Cheapened but still classy: We test VW's new Polo Vivo
The new Polo Vivo continues a tradition that’s been a winning formula for Volkswagen SA - and other carmakers for that matter - ever since the Citi Golf hit the streets back in the mid eighties, with its bright Mondrian colours that made it a must-have accessory alongside the leg warmers and mullets that we like to laugh about today - and with good reason.
The Citi went on to outlive all those fashion atrocities, sticking around until 2009 and featuring in many a young-and-stupid adventure or shenanigan (insert appropriate or not-so-appropriate story here). Fast forward to 2018 and we have the latest Polo Vivo flying the entry level flag for VWSA.
It might not be quite as funky, nor anywhere near as affordable as its spiritual ancestor - although it is significantly safer and more sophisticated - but its maker has stuck to the basic modus operandi of relaunching a recently-superseded product (whose tooling and development costs are now theoretically paid for) at a more affordable price.
Amortisation is your friend, and don’t you ever forget that.
While the previous Polo Vivo was based on the fourth-generation Polo, the ‘new’ Vivo is essentially a relaunched fifth-generation Polo - first introduced in 2010 - and it’s a fine platform to graduate to, given that it was SA’s Car of the Year in 2011 and even in its dying days was still widely regarded as the cream of its class.
But bear in mind that the reduced pricing (the new Vivo has a starting price of R179 900, versus R229 600 for the last-gen Polo) is down to a lot more than just paid-off plant machinery.
For starters the TSI engines that were standard across the Polo range have made way for older-generation normally aspirated 1.4- and 1.6-litre carry-overs from the previous Vivo, at least in all but the top-dog Vivo GT, which gets an 81kW 1-litre TSI.
Most buyers are likely to opt for the 1.4-litre models which cost under R200 000, and which produce 55kW in the entry Trendline model and 62kW in the Comfortline.
VWSA sent us a mid-range Highline, powered by the familiar 1.6-litre engine that’s rated at 77kW and 153Nm. It’s mated to a solid-feeling, smooth-shifting five-speed manual gearbox, although you can opt for a 1.6 Comfortline auto if you’re tired of clutch-in, clutch-out.
The 1.6 is a free-revving engine that has a pleasant, if slightly old-school throatiness about it that reminds me of some of the later Citi Golfs. Our test car drank 7.8 litres per 100km in mostly urban driving, which is not brilliant, but performance is certainly on the decent side, even at altitude.
On the flipside, it can be a bit noisy and at highway speeds there is a definite boominess penetrating the cabin, which brings us to another method VWSA has employed to save money - they’ve apparently removed some of the sound-deadening material. Exactly how much, they won’t say, but the car is a bit louder than is ideal at highway velocities. That’s said, it’s something I’d be willing to live with at this price point, and the same goes for all the other cost cutting measures.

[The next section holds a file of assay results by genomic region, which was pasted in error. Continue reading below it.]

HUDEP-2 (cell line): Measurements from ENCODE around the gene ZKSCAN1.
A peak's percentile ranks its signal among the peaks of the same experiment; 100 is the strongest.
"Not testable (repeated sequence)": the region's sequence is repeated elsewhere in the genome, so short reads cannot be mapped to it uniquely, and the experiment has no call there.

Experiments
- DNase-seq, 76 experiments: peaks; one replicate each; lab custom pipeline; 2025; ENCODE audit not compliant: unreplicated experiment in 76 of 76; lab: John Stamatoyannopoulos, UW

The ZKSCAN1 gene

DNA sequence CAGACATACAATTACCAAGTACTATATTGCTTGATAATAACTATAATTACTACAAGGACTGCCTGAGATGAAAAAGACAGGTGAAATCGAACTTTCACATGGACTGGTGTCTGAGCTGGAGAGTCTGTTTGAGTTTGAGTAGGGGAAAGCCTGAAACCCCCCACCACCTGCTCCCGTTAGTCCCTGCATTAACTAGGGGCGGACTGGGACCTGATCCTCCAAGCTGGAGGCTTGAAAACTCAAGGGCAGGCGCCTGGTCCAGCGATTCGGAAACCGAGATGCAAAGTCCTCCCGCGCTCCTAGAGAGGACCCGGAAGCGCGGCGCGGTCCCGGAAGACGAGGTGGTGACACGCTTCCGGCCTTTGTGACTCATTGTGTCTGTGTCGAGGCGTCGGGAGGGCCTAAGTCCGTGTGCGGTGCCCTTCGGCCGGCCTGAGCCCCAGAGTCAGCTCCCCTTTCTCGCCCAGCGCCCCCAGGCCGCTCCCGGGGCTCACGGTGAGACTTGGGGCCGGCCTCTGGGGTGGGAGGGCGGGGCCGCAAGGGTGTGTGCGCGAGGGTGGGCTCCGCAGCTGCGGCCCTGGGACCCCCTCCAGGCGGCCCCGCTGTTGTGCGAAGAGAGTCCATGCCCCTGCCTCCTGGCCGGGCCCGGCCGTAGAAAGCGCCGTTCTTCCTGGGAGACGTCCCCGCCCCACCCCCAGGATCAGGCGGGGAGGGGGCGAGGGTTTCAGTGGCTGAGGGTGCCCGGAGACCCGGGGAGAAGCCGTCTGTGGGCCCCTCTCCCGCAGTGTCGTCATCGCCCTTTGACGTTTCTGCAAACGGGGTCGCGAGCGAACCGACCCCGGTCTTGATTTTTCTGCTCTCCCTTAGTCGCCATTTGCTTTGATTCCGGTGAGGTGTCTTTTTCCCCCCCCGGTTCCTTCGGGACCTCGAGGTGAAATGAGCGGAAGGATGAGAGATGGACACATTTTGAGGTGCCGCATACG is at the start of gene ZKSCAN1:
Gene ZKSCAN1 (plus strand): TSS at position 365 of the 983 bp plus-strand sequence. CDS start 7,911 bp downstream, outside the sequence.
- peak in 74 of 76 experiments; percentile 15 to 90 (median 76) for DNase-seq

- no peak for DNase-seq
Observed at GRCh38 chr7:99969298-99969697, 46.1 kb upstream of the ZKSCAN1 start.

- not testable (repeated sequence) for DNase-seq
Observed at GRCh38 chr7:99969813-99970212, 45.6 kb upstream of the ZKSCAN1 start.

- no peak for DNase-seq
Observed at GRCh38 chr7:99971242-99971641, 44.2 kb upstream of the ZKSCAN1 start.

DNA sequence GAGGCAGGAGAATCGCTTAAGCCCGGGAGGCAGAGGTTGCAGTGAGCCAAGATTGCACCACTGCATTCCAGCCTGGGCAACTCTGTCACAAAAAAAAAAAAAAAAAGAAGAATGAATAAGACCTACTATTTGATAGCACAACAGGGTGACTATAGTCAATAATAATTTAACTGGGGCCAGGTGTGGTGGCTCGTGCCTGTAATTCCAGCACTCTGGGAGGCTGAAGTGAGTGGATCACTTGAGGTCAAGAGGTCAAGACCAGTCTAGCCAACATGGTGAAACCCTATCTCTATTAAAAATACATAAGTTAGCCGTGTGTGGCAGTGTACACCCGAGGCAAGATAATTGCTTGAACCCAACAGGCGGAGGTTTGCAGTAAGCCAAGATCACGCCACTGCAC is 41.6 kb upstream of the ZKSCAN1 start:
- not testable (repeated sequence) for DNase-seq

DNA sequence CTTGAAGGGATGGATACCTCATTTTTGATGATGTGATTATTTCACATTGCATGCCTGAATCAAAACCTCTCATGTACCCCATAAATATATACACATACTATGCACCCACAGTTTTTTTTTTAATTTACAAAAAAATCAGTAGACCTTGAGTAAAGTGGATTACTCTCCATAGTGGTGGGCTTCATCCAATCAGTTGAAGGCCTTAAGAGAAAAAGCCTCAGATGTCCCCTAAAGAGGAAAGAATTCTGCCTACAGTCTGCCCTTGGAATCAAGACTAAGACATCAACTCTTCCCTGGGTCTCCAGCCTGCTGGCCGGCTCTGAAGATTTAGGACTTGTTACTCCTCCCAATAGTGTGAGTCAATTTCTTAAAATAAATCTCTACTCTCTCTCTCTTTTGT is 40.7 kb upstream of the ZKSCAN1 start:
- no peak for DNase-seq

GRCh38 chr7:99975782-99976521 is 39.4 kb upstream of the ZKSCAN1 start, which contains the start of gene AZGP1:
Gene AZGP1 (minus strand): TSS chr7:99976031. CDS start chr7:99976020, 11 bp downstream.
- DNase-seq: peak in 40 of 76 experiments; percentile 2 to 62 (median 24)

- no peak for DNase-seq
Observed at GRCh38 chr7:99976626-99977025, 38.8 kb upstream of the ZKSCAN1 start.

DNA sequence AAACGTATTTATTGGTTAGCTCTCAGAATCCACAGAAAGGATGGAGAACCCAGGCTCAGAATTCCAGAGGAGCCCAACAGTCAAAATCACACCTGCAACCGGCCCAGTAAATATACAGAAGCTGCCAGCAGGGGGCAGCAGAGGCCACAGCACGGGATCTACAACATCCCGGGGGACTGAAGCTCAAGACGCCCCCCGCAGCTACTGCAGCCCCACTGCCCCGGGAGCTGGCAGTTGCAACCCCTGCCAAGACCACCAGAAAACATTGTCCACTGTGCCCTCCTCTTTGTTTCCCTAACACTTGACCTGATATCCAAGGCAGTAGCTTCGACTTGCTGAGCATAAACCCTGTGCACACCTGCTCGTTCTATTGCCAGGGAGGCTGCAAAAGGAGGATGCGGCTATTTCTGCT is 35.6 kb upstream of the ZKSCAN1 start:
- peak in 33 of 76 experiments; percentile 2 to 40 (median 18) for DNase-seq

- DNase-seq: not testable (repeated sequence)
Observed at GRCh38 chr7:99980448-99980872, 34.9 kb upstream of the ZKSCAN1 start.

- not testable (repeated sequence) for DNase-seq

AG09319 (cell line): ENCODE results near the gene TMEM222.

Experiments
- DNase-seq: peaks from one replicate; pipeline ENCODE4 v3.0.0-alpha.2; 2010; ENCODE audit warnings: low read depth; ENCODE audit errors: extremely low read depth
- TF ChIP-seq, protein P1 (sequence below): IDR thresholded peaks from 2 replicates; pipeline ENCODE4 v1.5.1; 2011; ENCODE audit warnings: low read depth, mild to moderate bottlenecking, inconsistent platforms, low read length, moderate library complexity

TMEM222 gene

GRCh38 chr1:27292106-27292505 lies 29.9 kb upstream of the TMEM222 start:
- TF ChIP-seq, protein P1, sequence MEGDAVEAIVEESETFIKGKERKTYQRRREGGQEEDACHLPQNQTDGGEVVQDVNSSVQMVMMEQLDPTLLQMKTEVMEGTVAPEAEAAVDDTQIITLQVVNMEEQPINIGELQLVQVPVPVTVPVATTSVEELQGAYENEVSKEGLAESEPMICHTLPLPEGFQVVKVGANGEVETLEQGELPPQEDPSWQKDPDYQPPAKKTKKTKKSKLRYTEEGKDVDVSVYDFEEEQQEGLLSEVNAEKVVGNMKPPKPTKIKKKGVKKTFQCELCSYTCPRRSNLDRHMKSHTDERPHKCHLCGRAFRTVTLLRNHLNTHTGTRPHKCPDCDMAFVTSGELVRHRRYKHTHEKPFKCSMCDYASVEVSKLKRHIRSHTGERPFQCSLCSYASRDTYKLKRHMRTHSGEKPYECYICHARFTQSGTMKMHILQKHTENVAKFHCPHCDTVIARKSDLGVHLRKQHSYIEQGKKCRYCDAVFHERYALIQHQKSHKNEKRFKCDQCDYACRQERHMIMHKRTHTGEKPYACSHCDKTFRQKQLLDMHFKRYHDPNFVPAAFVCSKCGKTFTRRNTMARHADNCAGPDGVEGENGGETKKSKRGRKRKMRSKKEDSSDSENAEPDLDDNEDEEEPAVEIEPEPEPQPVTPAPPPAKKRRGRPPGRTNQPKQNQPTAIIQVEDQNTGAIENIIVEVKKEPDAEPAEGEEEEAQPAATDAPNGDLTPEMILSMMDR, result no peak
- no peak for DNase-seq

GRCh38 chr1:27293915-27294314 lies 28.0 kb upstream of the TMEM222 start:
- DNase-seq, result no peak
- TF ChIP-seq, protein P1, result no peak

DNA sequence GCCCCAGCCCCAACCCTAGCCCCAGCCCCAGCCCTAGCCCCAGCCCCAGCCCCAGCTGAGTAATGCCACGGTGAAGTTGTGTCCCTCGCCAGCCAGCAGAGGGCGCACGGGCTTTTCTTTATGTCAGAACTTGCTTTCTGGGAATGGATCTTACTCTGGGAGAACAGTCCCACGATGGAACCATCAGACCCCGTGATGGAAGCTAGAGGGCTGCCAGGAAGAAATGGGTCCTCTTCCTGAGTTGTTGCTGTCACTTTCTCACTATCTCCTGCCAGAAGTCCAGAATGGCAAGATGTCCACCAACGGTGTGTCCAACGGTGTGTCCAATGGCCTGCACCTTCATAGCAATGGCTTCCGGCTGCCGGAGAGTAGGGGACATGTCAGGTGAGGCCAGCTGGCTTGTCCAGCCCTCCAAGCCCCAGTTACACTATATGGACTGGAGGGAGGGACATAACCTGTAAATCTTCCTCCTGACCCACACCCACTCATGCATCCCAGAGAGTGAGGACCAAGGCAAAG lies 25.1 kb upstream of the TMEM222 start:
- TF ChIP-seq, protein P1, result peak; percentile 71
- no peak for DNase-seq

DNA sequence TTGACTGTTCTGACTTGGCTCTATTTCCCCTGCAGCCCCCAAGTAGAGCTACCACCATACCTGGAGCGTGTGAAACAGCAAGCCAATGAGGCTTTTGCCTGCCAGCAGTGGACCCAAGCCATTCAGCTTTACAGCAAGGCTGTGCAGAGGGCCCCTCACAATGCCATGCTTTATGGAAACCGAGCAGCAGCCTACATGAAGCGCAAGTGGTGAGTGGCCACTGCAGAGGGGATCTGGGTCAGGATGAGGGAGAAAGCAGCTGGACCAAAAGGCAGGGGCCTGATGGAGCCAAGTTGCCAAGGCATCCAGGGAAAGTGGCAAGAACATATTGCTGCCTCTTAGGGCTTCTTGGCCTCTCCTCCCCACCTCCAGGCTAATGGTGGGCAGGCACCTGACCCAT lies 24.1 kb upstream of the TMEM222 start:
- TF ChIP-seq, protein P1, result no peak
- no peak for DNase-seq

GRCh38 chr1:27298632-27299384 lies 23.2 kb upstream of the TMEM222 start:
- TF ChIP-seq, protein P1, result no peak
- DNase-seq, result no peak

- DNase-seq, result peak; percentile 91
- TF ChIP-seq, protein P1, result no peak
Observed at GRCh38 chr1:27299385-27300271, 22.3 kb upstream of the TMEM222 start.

None of the Vivos have electrically adjustable mirrors, for instance, so you now have to adjust them manually via stalks. The electric windows no longer have a one-touch function, the inner door armrests are now clad in hard plastic rather than cloth and gone are the large chrome-rimmed cowls that previously cloaked the speedo and rev counter. Open the boot and you’ll see exposed black-painted metal rather than carpeting on the rear seatbacks, which looks a bit tacky.
Thankfully VW has retained that beautifully crafted, slush-moulded soft-touch dash, and - in Highline and GT models at least - it still has plenty of satin chrome garnishing to break up the grey monotony.
It might be missing a few trimmings here and there, but the cabin is still a class act at this price point. VWSA hasn’t cut ergonomic corners either as the steering wheel on all models is still adjustable for both reach and height, while all but the base model feature steering controls and height adjustment for the driver’s seat.
Rear legroom is a little on the tight side, but the boot is decent by class standards, swallowing 280 litres according to VW.
All Vivos get an audio system with Bluetooth connectivity as standard, but the Highline and GT get the six-speaker ‘340G’ touch-screen interface complete with App Connect. The system pairs easily with modern phones, and displays the content in an easily legible manner.
As for safety, the Vivo loses the previous Polo’s side airbags, but retains the obligatory front bags and ABS brakes, while 1.6 and 1.0T models get traction control and tyre pressure monitoring as standard.
There’s little to tell it apart from the previous Polo in exterior design terms, apart from minor alterations to the front bumper, grille (now single-slat) and taillights, while the indicator repeater lights move from the mirrors to the front fenders and there are some new wheel designs.